Congrats on the Bitef’s Special Award Jovan Ćirilov and the Politika Award for the best director. Can we start the interview with your telling us a bit about yourself and your background in the arts? What inspired you to become a director and actor?
From a young age, I loved to coordinate an ensemble and create imagery and narrative. It was as if through the theatre I could speak more clearly about what I believe in and want to say. I loved and still love to paint. Colours.
Could you share some insights into how the themes of 'grief' 'mourning' and 'reconciliation with death' evolved in the development of the performance?
I always see it as an ongoing dialogue. Sometimes I feel relief, other days I feel terrible pain, certainly the tears helped a lot, the release in any way. Even through art. It's a kind of redemption.
Can you share if there are any personal experiences or reflections on loss that influenced the creation of "Goodbye, Lindita"? How did you navigate between personal and universal in your storytelling?
The whole idea started from something personal, the death of my stepmother. I thought that I wanted to talk about my pain, but how talking about me can also be about other people, that is, the performance should be autobiographical but not 100%, that is, someone shouldn't come and say "What happened to Mario”. And in a way we did it.
I had a sense that you have kind of time lapses between scenes and that they relate to ritual ties. How did you treat the time in your performance?
For me, time and how we manage it is very important. I liked the slow rhythm, and how this can drag on for so long that it can burst like a volcano. We did a lot of exercises that involved the rhythm and the time that each person had to coordinate with the others. My idea was that we are constantly being transported, one to the present, one to the past, and one to the future.
The absence of a dialogue is a striking feature of "Goodbye, Lindita." What led you to choose this particular narrative style? How does it enhance the storytelling?
I thought that for me, there was no space for words in my mourning. I experienced it as something silent, just a few muffled cries and that was it. Silence is a very difficult thing, it can tire the other person very easily, but it is also very powerful.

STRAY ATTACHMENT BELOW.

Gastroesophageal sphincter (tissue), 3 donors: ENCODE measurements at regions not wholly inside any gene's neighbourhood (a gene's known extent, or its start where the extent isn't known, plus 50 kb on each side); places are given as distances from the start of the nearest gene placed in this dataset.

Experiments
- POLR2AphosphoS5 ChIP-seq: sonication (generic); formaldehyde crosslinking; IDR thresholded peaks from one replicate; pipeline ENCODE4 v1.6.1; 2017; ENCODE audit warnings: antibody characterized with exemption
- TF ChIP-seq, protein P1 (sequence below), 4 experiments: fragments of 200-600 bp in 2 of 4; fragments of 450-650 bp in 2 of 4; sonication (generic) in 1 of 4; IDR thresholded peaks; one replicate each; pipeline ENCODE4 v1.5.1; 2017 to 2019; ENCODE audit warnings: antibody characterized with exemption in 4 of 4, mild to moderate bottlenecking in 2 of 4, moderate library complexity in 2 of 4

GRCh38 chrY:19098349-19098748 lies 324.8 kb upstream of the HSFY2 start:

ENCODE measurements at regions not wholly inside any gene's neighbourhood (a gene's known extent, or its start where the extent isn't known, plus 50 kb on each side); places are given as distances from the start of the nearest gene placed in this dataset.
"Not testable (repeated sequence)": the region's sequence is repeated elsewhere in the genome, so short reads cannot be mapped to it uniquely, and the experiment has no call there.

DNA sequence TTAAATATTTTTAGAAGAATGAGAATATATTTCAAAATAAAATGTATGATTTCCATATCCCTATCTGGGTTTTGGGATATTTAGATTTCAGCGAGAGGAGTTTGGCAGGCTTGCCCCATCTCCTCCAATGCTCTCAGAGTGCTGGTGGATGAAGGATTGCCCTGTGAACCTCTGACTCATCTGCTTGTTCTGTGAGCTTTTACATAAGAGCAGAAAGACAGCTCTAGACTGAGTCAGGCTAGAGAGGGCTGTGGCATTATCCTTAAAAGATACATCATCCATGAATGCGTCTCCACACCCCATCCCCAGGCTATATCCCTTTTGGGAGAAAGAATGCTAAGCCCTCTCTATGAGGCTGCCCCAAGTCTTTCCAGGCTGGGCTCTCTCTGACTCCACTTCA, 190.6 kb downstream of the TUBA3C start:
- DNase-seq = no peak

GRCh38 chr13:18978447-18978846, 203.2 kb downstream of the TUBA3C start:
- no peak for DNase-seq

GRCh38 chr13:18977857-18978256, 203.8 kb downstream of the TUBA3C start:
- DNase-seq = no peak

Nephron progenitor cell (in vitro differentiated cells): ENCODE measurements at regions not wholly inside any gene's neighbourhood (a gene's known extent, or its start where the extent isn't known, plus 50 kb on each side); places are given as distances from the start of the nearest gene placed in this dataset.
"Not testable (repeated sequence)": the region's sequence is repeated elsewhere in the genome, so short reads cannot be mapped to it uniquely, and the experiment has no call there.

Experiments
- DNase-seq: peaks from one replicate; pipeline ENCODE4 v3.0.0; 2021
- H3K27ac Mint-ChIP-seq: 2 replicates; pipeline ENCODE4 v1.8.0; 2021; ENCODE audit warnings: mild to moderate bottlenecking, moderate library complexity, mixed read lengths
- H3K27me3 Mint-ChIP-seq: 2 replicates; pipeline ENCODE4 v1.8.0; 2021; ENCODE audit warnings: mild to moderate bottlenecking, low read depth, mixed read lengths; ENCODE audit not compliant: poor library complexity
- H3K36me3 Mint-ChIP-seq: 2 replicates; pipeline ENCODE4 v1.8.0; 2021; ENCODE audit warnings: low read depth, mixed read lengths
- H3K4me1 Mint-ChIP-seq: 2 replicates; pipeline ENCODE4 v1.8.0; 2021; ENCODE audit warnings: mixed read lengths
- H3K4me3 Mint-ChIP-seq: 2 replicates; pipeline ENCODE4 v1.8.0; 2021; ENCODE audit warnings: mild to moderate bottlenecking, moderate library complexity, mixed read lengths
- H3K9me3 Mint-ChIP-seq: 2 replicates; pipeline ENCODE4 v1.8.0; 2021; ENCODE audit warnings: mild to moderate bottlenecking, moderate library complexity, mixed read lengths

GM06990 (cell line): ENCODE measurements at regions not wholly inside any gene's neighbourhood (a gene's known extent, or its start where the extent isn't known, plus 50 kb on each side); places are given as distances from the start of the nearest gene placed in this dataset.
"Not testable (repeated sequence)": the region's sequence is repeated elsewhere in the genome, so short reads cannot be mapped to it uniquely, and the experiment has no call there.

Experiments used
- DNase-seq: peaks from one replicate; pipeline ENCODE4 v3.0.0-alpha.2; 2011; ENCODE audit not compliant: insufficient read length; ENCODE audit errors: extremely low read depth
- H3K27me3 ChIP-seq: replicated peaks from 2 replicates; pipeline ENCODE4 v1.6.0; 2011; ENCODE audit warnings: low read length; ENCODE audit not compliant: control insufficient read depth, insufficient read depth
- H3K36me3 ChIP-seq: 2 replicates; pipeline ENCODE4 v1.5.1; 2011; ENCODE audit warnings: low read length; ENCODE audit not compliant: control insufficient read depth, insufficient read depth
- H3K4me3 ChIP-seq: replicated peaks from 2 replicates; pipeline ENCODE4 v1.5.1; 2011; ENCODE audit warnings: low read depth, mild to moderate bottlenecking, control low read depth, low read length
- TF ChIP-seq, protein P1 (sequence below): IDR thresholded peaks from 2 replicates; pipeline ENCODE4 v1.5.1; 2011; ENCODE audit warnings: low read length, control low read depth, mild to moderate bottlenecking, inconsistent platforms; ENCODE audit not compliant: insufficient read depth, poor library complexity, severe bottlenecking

This play is very personal but you are expanding your own experience to a collective one, there are elements of the history and funerary customs of the Balkans. What motivated you to make this choice to shape the narrative and visual elements of the performance?
What motivated me was the experience of being at the funeral of a loved one. My stepmother. In a village in the Balkans. It was such a powerful experience that it carved me. When I started rehearsing, I started looking around for that and there was so much material. I have many references to customs in this particular work.
Can you tell us about Madonna Nera's significance and the black woman's presence in the storyline?
The choice of Madonna being a black woman comes from a personal reference and experience I had last summer on an island in Greece. It has a lot to do with what it means to be a foreigner in a country, as in the baptism scene I put the story of my mother's baptism and name change. Because she was a foreigner. Because she was a stranger. I liked that the protagonist may have a common wound with the black woman. That is, what it means to be a foreigner. To be something different.
Could you walk us through the creative process of bringing "Goodbye, Lindita" to life? How did you work with the cast and crew to realise your vision?
With several rehearsals and tests. I had various ideas that actors supported wonderfully and developed them. For me, it was a very creative process to make something that I had in my mind. To see it become tangible, through the set, the light, the sound and of course the power of acting.
After the performance at Bitef, we had a wonderful meeting with the audience, a talk that felt like a play in its own right. How did you feel and do you have any reflection now that you could share?
The discussion after the performance was a very powerful experience. We heard very tender words and wonderful reflections and thoughts. Very constructive process. I'm glad because they also contacted me via Instagram after the discussion. I am grateful and filled with joy to see that the project really touched people.
The performance received acclaim in Athens and is set to tour Europe. How does this positive reception impact your future projects or aspirations as an artist?
All of that opens some doors and this is very beautiful. When you make something based on your own value it's very nice to see it rewarded.
How has working on this performance influenced your own understanding of grief and the human experience?
I was confronted with the fact. And that was the gift of the project, it made me think about what has happened and accept it in a way. As much as you can accept something like that.
Bitef aims to promote emerging talents. How does it feel to have "Goodbye, Lindita" included in this year's selection, and what message do you hope it conveys to other aspiring artists?
I am happy to have participated in a festival like this one. The message I would like to give is that when you really have something to say, to communicate, there will be space to do it. Even if you have to go through various difficulties.
How do you see yourself as a director in the future?
I would like to live in the present and not think about the future. Certainly, if I hope for anything it's that I'm well and that I have the appetite for what I'm doing, and a lot of energy.